The fundamental changes in global financial markets and regulatory changes in Australia will require changes to how we bank, borrow and repay for decades. Every big provider like Apple, Google and so on are making innovations that will render our current market structures obsolete before the end of the this decade. Whinging about what was is not going to help step into a future that is staring us in the face.

    Oh and by the way - lobbyists are frowned upon in Canberra at the moment. And very few pollies care about brokers - they're now tarred with the same brush as financial planners, who have destroyed the trust given to them by we ordinary people.
  • Bob | 07 Nov 2016, 07:03 PM Agree 0
    That's not completely correct

    Commbank lenders can approve on the spot anything that fits policy and DUA and verify all there own documents. Less than 20% of applications require credit approval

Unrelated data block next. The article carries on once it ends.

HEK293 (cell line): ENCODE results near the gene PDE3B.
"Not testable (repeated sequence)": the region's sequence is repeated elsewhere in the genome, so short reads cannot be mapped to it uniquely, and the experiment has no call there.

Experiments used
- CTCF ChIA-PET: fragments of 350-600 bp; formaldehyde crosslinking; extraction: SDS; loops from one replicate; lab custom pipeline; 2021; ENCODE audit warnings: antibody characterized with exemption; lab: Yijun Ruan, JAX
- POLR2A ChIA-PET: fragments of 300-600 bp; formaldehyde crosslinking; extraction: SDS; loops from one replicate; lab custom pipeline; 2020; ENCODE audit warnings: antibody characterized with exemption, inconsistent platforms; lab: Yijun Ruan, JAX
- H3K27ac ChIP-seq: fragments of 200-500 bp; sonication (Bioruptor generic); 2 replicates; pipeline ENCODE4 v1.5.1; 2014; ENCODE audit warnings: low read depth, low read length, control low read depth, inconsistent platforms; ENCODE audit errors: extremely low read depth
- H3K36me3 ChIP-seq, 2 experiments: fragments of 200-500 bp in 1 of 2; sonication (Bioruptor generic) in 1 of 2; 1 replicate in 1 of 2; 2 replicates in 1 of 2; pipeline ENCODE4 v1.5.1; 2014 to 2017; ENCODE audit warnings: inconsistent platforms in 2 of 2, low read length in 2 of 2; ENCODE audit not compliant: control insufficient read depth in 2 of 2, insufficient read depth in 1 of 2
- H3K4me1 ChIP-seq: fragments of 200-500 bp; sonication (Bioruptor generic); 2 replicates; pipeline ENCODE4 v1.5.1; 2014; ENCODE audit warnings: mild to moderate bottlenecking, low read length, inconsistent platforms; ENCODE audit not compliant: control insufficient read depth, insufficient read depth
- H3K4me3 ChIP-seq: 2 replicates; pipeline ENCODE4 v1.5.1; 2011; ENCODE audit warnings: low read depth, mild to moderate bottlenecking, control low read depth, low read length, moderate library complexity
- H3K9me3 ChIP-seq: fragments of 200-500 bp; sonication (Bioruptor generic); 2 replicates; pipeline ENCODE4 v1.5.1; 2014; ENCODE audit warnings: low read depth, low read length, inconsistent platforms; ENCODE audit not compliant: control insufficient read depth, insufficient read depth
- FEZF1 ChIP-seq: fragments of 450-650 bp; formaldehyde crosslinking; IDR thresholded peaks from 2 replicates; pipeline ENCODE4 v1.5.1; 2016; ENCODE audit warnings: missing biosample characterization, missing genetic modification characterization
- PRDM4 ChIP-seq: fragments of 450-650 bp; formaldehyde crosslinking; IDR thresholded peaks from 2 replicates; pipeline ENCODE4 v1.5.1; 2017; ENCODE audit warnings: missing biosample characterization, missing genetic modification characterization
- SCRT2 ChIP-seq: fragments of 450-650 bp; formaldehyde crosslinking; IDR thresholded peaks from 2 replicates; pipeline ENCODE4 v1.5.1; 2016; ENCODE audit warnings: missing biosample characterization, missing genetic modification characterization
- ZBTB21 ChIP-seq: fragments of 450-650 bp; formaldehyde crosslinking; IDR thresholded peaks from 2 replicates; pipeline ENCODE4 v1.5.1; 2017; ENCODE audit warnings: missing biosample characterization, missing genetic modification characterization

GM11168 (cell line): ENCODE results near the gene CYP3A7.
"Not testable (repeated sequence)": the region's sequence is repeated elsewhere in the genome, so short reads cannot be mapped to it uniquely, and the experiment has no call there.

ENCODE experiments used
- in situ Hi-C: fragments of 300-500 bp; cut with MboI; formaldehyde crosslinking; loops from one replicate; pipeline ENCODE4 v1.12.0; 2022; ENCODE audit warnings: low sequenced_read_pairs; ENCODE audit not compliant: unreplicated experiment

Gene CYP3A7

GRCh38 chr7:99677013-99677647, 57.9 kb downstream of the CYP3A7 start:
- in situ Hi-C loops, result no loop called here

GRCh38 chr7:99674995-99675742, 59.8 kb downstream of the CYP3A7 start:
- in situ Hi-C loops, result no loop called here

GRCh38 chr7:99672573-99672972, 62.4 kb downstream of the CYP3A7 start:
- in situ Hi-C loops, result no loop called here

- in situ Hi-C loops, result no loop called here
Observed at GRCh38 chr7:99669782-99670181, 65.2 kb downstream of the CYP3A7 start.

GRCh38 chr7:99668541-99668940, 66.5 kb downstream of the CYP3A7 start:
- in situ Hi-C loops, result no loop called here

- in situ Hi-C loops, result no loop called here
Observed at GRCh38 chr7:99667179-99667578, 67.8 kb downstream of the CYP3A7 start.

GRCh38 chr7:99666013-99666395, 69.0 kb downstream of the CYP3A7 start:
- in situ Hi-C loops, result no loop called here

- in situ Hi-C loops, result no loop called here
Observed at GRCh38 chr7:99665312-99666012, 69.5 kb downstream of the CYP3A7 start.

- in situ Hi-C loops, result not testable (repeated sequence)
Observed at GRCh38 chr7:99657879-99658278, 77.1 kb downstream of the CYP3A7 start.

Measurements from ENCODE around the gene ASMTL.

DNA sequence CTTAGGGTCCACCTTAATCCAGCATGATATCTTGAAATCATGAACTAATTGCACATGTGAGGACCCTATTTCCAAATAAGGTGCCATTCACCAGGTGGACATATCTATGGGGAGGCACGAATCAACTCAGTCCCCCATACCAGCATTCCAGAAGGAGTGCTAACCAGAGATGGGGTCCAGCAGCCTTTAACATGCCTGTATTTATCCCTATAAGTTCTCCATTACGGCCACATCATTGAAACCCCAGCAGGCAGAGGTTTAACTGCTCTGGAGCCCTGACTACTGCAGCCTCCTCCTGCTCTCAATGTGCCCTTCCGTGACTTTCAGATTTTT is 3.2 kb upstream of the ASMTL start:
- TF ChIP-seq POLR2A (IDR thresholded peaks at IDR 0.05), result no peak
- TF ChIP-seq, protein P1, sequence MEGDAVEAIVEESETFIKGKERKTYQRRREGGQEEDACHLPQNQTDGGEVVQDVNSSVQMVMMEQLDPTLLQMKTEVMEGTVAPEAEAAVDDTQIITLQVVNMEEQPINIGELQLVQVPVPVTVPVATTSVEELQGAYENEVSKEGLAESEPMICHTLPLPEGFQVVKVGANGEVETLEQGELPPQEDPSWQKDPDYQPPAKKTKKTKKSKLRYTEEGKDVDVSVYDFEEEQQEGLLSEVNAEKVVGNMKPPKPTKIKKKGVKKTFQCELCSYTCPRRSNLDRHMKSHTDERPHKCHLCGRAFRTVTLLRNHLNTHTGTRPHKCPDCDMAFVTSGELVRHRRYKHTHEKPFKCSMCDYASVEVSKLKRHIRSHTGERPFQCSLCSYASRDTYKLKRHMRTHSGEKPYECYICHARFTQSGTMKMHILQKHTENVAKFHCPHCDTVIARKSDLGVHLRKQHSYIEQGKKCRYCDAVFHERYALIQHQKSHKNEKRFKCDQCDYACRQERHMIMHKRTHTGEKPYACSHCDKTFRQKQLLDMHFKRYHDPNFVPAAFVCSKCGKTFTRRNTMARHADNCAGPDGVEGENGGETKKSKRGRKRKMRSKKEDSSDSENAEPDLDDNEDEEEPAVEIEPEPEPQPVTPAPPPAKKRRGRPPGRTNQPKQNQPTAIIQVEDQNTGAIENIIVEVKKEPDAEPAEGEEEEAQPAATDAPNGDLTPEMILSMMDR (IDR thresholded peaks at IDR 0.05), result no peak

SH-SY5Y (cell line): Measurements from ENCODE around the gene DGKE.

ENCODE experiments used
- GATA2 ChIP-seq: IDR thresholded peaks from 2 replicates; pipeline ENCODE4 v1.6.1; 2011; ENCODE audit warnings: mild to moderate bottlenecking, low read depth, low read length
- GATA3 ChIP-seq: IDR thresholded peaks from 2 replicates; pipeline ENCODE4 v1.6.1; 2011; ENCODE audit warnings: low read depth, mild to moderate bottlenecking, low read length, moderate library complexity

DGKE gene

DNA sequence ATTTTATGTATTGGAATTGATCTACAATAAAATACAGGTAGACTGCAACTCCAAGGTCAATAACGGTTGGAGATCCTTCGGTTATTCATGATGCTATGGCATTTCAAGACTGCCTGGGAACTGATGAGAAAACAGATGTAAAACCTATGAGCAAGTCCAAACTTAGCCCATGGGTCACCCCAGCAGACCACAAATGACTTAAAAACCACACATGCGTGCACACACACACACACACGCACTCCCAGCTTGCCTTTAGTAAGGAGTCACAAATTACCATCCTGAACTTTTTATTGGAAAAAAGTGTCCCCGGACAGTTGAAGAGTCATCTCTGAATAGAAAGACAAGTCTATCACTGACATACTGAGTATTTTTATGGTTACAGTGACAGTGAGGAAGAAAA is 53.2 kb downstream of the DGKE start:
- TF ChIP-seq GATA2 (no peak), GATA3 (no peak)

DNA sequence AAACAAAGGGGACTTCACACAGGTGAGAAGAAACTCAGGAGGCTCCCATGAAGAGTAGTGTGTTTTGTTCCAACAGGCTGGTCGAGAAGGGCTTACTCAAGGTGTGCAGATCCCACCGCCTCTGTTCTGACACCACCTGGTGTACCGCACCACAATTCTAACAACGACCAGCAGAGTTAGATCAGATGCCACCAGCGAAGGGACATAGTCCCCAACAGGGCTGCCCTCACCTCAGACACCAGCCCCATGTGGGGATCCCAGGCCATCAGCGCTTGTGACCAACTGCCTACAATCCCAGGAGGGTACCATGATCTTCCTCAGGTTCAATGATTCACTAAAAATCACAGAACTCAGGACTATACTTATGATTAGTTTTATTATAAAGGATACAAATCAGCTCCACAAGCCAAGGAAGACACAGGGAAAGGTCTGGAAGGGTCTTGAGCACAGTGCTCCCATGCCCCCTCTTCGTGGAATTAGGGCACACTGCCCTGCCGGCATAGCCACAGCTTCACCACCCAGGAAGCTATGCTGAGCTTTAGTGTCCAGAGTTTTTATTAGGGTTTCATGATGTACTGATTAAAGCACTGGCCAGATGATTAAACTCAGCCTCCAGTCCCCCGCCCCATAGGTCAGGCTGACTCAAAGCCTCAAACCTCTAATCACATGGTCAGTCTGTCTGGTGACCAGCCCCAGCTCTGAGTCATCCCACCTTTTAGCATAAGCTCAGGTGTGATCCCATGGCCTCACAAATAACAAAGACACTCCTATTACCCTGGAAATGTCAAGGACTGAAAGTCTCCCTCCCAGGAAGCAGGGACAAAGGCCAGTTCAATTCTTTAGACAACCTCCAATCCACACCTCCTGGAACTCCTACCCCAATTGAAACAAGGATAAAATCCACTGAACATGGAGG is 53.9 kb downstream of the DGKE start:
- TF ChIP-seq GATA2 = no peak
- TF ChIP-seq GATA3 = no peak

• TrustedAdviser | 10 Nov 2016, 01:06 PM Agree 0
    Agree Aussie Bob - quite embarrassing to know your working in the same circles as some of those who have commented above.
    You'd think were an educated and progressive profession but some of these comments unfortunately paint the opposite picture.
  • Steve Reid | 16 Nov 2016, 01:58 PM Agree 0
    Hi Guys
    If you don't think Upfront and trail Commission are dead your asleep
    It is added to the rates the borrowers Pay
    The Borrowers are much better off paying the broker a fee and getting a lower Rate ( like panning Do now )
    Fee for Service will be here ASIC are just warming us all up
    Where trying a Fee for Service Model with about a .35 discount for the borrowers and there happy to pay a service Fee
    and they get that fee back in two years or So...
    Overseas its upfront only and between .4 to .5 no trail we have been Blessed for Years... Yes our Friends the Aggravators Wont have a business if this comes in and we all hate to pay them for doing nothing
    Steve Reid
  • lol | 10 Jan 2017, 02:19 PM Agree 0
    i have an idea ... why dont you all go from MFAA (bank owned) and join FBAA (broker owned) and we would all have a strong advocate
Post a reply